Collaborative Filtering

Since datasets on conventional recommender systems are commonly represented as a user-item matrix $R \in \mathbb{R}^{|\mathcal{U}| \times |\mathcal{I}|}$, this page specially focuses on the matrix completion techniques for recommendation. A key idea of matrix-completion-based recommendation is to predict missing values in $R$ and figure out the most promising items to a target user as follows:


To give an example, for a user $a$, item $2$ and $4$ are unobserved. In this case, what a recommender does is to predict the missing elements and decides which item is more likely to be preferred by the user.

In particular, collaborative filtering (CF) is one of the most popular matrix-completion-based recommenders which was originally introduced by Goldberg et al. in 1992. The goal of CF algorithm is to suggest new items for a particular user by modeling user-user and item-item similarities. From a users' perspective, CF assumes that users who behaved similarly on a service share common tastes for items. On the other hand, items which resemble each other are likely to be preferred by the same users.

$k$-Nearest Neighbor

A $k$-nearest neighbor ($k$-NN) approach, one of the simplest CF algorithms, runs in two-fold. First, missing values in $R$ is predicted based on the past observations. Here, a $(u, i)$ element between a target user $u$ and item $i$ is estimated by explicitly computing the similarities of users (items). Second, a recommender chooses top-$k$ items from the results of the prediction step.

Importantly, $k$-NN can be classified into a user-based and item-based algorithm. In a user-based algorithm, user-user similarities are computed for every pairs of rows in $R$. By contrast, item-based CF stands on column-wise similarities between items. Following figure illustrates how $k$-NN works on a user-item matrix $R$:


Note that the figure is inspired by a paper written by Sarwar et al.

The elements are ratings in a $[1, 5]$ range for each user-item pair, so $1$ and $2$ mean relatively negative feedback and vice versa. In the figure, user $a$ and $c$ seem to have similar tastes because both of them gave nearly identical feedback to item $1$, $4$ and $6$. From an item-item perspective, item $4$ and $6$ are similarly rated by user $a$, $b$ and $c$.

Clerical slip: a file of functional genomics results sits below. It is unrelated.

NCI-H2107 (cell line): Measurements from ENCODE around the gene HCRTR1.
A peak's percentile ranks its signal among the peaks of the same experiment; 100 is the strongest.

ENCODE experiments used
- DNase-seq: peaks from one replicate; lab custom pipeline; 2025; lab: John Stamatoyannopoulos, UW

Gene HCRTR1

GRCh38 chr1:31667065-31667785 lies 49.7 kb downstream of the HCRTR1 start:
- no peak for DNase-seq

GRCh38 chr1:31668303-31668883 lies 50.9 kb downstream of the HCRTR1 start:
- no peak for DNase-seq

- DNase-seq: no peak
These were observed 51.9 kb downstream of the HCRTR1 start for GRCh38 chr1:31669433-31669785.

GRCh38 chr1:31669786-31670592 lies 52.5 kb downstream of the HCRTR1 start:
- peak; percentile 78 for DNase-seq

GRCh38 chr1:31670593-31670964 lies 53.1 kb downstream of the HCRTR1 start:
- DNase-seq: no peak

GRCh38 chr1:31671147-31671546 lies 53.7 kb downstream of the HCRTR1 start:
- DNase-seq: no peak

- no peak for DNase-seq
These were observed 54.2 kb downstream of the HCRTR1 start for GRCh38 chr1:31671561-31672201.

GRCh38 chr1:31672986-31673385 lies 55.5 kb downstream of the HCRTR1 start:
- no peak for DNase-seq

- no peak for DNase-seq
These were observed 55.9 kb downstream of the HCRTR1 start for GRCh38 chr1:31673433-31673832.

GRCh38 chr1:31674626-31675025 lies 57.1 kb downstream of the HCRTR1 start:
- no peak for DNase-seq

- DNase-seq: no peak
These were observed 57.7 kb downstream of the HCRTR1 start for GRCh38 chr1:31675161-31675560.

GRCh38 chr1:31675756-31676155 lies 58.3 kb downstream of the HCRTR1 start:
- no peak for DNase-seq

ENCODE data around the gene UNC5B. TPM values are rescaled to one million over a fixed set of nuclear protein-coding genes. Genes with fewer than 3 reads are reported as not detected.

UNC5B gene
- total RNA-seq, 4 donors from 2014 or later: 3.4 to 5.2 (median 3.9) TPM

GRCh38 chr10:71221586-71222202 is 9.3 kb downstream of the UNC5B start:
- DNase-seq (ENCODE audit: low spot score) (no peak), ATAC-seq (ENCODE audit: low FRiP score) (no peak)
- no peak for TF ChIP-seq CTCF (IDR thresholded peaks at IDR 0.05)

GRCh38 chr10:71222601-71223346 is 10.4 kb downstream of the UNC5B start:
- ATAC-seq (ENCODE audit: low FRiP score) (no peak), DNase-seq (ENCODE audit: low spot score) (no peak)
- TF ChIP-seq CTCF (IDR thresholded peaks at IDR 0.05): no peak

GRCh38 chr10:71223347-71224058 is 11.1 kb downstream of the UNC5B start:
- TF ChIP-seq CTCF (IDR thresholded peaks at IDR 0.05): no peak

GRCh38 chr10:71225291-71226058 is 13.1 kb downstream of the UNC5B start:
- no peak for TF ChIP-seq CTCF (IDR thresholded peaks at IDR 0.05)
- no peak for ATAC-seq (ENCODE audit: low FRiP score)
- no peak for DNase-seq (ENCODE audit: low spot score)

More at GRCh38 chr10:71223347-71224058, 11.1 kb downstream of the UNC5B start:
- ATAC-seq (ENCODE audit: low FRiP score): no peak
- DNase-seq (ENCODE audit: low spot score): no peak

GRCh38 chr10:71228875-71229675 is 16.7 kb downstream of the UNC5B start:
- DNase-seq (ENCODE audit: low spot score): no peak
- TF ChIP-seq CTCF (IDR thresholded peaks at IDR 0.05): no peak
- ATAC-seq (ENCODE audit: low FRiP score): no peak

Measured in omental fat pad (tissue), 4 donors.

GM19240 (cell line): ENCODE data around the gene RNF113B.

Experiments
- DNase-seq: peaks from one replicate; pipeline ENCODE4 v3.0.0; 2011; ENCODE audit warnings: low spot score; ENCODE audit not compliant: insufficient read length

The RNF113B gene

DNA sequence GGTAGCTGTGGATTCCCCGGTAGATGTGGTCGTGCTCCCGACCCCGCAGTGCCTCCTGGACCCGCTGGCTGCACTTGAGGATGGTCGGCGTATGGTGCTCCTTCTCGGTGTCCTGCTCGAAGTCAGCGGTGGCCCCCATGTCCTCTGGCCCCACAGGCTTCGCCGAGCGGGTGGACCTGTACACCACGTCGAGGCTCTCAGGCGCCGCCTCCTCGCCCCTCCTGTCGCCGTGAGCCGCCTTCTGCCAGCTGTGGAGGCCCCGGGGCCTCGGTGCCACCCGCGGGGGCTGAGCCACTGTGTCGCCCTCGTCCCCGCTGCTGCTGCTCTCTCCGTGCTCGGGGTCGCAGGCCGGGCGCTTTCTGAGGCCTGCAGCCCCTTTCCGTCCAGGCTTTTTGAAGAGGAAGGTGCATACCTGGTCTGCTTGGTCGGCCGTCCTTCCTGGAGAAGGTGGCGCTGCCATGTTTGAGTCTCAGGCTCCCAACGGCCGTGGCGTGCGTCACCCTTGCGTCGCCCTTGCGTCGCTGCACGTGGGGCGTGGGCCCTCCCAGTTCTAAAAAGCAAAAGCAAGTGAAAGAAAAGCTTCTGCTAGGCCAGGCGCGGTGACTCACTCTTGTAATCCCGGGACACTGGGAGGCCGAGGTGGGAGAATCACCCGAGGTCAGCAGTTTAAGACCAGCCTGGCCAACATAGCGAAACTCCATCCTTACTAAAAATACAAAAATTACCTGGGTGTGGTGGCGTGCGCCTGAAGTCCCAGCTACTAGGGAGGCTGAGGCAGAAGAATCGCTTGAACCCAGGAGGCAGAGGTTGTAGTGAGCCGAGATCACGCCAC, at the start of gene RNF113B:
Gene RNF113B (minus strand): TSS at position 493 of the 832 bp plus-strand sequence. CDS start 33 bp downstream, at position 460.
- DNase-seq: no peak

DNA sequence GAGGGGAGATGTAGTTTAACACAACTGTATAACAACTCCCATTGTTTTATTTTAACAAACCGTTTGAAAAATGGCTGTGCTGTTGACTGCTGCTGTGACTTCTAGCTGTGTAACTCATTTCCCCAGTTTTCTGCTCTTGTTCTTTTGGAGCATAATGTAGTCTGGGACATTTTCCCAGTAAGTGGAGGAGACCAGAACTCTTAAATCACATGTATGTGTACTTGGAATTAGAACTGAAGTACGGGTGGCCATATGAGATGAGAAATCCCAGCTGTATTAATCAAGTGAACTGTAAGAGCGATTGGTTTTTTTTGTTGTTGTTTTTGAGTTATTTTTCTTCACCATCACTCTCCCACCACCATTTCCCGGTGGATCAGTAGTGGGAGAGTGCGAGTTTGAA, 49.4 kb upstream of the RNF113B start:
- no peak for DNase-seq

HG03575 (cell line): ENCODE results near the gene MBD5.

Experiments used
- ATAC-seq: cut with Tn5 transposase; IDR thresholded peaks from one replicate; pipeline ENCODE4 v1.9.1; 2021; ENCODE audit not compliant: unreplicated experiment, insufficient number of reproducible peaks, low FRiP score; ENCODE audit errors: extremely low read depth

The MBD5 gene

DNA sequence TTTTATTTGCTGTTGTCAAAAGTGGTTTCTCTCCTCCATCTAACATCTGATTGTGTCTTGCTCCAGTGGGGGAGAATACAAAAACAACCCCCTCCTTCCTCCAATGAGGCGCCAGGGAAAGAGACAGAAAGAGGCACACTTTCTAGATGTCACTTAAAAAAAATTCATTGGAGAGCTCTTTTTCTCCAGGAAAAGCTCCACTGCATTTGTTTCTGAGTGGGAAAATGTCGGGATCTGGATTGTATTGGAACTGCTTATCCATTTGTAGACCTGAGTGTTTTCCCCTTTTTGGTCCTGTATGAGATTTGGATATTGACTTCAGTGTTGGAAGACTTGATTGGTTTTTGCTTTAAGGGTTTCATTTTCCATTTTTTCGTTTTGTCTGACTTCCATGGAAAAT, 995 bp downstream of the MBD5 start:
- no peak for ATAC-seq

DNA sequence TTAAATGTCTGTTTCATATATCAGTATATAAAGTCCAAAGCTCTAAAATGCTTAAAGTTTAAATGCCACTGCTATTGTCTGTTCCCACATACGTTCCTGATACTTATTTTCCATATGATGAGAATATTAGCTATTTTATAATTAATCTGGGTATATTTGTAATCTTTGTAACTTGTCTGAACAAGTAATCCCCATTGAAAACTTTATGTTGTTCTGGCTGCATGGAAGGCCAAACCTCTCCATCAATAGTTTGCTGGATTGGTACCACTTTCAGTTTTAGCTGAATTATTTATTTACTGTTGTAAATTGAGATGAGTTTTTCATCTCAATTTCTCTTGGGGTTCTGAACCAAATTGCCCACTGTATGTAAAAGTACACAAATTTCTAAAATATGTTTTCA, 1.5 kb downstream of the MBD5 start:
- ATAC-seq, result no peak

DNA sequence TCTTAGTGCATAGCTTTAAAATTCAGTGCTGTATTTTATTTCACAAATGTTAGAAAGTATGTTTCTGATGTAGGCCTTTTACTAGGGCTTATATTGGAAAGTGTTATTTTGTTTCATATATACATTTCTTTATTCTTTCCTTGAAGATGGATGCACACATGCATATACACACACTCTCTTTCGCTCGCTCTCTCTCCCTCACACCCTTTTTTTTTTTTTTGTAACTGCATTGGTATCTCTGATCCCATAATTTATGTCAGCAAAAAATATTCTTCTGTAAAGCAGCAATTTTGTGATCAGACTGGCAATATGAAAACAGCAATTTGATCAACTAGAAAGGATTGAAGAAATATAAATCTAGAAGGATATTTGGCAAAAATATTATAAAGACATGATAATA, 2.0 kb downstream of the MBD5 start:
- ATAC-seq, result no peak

In order to measure the similarities between rows (columns), the Pearson correlation and cosine similarity are widely used. For $d$-dimensional vectors $\mathbf{x}, \mathbf{y} \in \mathbb{R}^d$, the Pearson correlation $\mathrm{corr}(\mathbf{x}, \mathbf{y})$ and cosine similarity $\mathrm{cos}(\mathbf{x}, \mathbf{y})$ are respectively defined as:

\[\mathrm{corr}(\mathbf{x}, \mathbf{y}) = \frac{\sum_i (x_{i} - \overline{x})(y_{i} - \overline{y})}{\sqrt{\sum_i (x_{i} - \overline{x})^2} \sqrt{\sum_i (y_{i} - \overline{y})^2}},\]

\[\mathrm{cos}(\mathbf{x}, \mathbf{y}) = \frac{\mathbf{x} \cdot \mathbf{y}}{\| \mathbf{x} \| \| \mathbf{y} \|} = \frac{\sum_i x_{i} y_{i}}{\sqrt{\sum_i x_{i}^2} \sqrt{\sum_i y_{i}^2}},\]

where $\overline{x} = \frac{1}{d} \sum^d_{i=1} x_i$ and $\overline{y} = \frac{1}{d} \sum^d_{i=1} y_i$ denote mean values of the elements in a vector. Additionally, in a context of data mining, elements in $\mathbf{x}$ and $\mathbf{y}$ can be distributed on a different scale, so mean-centering of the vectors usually leads better results as shown by Sarwar et al. Notice that cosine similarity between the mean-centered vectors, $\hat{\mathbf{x}} = (x_1 - \overline{x}, x_2 - \overline{x}, \dots, x_n - \overline{x})$ and $\hat{\mathbf{y}} = (y_1 - \overline{y}, y_2 - \overline{y}, \dots, y_n - \overline{y})$, is mathematically equivalent to the Pearson correlation $\mathrm{corr}(\mathbf{x}, \mathbf{y})$ as follows: